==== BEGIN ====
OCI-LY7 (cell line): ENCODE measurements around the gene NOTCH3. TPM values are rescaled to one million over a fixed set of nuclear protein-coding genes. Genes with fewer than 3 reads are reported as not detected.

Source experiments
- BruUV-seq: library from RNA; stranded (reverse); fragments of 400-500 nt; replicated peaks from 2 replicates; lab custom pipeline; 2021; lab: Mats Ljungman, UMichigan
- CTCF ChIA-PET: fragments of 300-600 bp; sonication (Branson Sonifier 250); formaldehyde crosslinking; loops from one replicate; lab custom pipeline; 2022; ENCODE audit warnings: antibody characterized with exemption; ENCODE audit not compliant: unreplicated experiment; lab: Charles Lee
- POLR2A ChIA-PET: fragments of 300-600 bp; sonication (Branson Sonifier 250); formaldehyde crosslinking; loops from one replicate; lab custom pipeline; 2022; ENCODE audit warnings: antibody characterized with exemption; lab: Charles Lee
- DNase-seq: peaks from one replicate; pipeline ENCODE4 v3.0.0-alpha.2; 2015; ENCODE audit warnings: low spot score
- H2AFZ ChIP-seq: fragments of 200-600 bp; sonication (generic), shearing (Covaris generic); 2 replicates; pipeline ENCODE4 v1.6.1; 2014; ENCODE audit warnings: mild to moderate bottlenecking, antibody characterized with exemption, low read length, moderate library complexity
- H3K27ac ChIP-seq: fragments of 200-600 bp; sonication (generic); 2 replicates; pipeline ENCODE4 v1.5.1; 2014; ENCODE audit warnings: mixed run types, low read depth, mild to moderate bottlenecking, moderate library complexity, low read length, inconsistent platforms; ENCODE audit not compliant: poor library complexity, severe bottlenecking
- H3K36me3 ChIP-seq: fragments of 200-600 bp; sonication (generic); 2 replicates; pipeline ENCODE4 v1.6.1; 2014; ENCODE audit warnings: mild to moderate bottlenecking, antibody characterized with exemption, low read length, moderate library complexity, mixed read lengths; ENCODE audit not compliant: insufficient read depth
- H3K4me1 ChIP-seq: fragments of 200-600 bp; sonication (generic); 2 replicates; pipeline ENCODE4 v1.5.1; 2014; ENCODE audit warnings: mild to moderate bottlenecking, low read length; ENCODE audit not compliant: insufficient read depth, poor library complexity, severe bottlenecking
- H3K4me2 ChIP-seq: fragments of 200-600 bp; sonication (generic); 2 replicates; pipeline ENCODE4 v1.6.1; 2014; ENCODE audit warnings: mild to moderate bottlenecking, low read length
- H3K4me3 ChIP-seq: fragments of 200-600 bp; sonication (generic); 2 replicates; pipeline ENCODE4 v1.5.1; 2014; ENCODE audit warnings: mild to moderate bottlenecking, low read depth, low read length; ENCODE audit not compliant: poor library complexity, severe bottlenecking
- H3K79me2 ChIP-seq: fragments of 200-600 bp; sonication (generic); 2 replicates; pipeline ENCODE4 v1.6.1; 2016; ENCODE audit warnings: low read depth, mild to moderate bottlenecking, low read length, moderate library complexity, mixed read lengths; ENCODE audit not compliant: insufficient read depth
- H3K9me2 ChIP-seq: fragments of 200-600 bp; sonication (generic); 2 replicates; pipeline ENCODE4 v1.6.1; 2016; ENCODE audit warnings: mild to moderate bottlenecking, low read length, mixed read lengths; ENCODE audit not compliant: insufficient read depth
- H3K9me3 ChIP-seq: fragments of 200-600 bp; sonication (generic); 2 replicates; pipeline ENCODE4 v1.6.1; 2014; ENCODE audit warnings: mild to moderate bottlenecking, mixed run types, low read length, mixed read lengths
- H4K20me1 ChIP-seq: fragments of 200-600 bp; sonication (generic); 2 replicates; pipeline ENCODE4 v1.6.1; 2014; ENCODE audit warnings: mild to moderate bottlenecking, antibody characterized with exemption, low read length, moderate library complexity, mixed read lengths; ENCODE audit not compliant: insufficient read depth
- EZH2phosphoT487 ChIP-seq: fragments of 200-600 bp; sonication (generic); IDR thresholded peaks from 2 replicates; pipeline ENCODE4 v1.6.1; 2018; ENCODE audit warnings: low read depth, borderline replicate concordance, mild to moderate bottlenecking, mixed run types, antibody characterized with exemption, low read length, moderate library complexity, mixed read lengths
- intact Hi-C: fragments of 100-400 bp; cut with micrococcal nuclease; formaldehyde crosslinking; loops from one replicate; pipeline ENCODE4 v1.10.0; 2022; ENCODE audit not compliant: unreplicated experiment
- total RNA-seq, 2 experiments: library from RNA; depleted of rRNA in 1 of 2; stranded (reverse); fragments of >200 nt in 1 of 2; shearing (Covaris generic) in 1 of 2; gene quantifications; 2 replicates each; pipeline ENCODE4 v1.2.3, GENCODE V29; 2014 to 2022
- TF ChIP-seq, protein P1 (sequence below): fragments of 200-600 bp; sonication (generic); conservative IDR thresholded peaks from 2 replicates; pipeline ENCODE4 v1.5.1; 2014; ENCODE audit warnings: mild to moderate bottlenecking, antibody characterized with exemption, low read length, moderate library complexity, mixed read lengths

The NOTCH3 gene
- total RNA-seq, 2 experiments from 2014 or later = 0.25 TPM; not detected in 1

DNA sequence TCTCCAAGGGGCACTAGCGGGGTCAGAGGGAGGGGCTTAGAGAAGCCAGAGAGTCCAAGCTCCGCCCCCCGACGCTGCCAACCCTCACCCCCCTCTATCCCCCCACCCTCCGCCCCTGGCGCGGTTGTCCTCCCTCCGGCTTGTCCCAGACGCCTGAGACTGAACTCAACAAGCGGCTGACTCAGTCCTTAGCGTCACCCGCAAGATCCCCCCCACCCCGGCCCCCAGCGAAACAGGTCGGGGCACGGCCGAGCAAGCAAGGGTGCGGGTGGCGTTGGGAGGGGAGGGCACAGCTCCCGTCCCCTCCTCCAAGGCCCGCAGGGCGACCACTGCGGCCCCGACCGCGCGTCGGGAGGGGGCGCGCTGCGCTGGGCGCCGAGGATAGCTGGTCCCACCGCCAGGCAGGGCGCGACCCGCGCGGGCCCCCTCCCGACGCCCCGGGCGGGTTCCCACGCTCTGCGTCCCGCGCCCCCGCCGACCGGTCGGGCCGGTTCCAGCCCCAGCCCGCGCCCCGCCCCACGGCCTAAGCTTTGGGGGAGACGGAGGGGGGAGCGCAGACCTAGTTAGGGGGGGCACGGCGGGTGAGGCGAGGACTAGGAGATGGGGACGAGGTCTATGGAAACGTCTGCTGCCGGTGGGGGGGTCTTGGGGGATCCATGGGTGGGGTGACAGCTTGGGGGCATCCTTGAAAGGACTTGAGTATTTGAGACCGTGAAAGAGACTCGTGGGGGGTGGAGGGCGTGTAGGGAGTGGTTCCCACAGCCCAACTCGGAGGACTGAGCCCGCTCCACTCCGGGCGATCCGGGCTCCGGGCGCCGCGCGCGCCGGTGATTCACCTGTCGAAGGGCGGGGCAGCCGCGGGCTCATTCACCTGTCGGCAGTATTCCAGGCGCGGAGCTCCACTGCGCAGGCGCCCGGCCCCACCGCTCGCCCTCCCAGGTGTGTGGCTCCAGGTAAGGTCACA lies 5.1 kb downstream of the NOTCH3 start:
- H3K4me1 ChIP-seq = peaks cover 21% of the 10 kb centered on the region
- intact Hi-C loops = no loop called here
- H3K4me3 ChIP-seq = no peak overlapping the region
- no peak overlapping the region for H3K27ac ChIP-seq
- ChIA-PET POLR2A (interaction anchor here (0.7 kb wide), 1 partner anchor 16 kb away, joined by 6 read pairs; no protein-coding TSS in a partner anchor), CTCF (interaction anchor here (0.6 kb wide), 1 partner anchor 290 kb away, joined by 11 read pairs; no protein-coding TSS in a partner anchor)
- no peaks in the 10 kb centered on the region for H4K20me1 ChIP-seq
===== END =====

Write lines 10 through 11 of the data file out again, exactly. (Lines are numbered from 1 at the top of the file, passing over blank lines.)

- H3K4me1 ChIP-seq: fragments of 200-600 bp; sonication (generic); 2 replicates; pipeline ENCODE4 v1.5.1; 2014; ENCODE audit warnings: mild to moderate bottlenecking, low read length; ENCODE audit not compliant: insufficient read depth, poor library complexity, severe bottlenecking
- H3K4me2 ChIP-seq: fragments of 200-600 bp; sonication (generic); 2 replicates; pipeline ENCODE4 v1.6.1; 2014; ENCODE audit warnings: mild to moderate bottlenecking, low read length